I'd Go to Jail For My Kids
The system takes over
After a year the social worker withdrew from the case, citing budget cuts, and we wound up in court again. I'd learned that Rob wanted to take the kids wherever he pleased and, representing myself, I argued against that.
Without a county agency to turn to, the judge appointed a freelance visitation-time expeditor named Pam to help us hash out the issues. These expeditors are independent contractors, often psychologists or lawyers, who are chosen from a list of professionals known as "neutrals" and are supposed to work with both parties to resolve visitation issues. Given the number of cases and the level of conflict, family-court judges have to rely on objective third parties to, literally, expedite the cases. Of course, some expeditors aren't necessarily neutral or objective and stand to make a great deal of money the longer a case goes on.
Upon Pam's appointment, she asked for a $750 retainer and presented me with a contract that made it clear I'd have to pay hourly fees in addition to this. I wasn't receiving child support, and Jack, with a fresh college degree, was starting a second career as a teacher. When I said that I didn't have the money and wouldn't sign the agreement, she said that without payment in full, she would not allow my input into the process.
Rob could afford to pay Pam, and they discussed his case for hours; she had his payment and his side of the story. My not having any input meant that my attempts to discuss conditions of the visits -- such as who would be supervising and where they might go -- were ignored.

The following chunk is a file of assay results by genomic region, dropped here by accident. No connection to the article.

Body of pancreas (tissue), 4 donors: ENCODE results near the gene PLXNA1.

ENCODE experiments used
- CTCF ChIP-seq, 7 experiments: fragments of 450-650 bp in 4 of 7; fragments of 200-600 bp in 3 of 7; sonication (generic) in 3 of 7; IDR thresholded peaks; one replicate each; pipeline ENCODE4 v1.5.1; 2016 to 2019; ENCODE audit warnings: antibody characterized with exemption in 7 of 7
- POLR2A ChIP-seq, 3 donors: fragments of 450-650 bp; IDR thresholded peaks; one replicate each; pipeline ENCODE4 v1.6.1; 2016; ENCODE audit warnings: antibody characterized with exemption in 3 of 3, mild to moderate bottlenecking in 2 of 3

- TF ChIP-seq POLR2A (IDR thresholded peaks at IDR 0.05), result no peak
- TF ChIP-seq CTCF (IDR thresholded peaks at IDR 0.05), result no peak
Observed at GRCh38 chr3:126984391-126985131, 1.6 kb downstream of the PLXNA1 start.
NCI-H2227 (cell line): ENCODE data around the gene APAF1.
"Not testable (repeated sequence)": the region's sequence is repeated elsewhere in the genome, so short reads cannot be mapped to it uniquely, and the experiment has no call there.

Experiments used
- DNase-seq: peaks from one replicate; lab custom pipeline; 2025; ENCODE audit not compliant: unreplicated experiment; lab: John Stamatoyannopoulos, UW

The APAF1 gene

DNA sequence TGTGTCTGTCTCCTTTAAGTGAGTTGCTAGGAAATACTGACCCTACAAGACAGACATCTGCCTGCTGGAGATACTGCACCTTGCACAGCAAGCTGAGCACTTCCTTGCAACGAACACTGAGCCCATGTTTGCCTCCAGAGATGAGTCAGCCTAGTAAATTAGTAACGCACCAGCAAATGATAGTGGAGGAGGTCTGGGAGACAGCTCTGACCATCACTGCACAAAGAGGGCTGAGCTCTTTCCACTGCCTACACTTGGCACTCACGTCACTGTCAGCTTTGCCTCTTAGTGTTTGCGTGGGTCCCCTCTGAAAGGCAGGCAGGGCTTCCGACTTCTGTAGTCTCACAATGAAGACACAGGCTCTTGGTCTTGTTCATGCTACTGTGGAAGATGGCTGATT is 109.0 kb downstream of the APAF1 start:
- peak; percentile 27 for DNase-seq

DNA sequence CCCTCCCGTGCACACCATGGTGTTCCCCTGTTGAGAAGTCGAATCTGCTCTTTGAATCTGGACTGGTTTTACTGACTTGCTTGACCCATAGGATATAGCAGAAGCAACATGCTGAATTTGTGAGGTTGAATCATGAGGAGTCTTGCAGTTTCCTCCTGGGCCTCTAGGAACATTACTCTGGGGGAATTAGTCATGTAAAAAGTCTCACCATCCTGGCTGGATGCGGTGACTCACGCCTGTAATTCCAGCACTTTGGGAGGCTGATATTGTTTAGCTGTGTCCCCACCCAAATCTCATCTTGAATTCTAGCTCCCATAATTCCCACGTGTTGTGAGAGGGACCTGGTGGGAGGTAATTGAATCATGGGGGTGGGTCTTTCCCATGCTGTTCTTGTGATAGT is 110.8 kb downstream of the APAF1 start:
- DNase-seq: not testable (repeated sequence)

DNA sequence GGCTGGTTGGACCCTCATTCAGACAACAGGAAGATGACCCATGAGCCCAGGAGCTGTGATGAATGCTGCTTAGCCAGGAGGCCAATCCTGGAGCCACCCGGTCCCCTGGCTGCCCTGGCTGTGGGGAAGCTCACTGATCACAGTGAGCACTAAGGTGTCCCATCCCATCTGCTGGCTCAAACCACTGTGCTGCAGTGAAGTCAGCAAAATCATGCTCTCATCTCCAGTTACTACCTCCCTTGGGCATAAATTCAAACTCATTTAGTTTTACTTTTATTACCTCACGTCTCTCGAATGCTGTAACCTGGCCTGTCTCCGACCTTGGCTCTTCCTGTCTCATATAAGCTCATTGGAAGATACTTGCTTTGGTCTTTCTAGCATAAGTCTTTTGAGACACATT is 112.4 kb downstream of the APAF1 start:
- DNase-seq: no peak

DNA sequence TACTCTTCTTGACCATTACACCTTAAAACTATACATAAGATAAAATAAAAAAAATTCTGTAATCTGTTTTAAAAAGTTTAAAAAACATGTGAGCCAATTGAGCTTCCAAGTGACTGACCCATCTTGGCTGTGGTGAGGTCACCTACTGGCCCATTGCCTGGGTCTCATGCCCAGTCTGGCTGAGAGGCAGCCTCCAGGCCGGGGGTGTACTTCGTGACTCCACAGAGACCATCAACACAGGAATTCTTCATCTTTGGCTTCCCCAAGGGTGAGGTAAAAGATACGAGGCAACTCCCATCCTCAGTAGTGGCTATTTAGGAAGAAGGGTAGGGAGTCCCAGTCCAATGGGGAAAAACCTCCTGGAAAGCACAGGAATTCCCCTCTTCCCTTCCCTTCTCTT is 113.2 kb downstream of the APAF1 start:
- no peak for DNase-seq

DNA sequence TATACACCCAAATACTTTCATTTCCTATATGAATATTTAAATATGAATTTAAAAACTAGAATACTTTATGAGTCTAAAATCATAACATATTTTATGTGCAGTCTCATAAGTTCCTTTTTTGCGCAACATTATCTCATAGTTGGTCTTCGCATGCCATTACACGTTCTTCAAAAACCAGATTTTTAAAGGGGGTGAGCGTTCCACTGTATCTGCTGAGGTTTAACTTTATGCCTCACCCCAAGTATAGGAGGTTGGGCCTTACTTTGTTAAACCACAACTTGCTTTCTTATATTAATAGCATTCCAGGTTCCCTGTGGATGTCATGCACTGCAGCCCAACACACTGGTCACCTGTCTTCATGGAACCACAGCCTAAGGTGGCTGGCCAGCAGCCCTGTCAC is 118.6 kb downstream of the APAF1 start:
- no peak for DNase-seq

Pam scheduled nine visits between my kids and Rob, on dates Rob chose. I was to deliver them to his house, then pick them up four hours later. The first two visits were scheduled on days that Shawn and Claire had birthday parties and scouting activities. When Rob refused to discuss rescheduling, I skipped the visits, even though I knew that could get me in trouble. When I delivered the children for the third visit, Rob wasn't home. Then I received a letter from Pam saying that everything was off until the judge could consider contempt charges against me.
Instead of a contempt charge, the judge decided that Pam would oversee mediation between Rob and me. As angry as I was, I thought I should make peace for the sake of the children. During mediation, Rob and Pam ignored my concerns about how Shawn and Claire were reacting to the visits. I suggested that they take place at our house, which would create a more normal family atmosphere. Rob refused because, he said, he was perceived as being difficult there. After two hours, we agreed on nothing.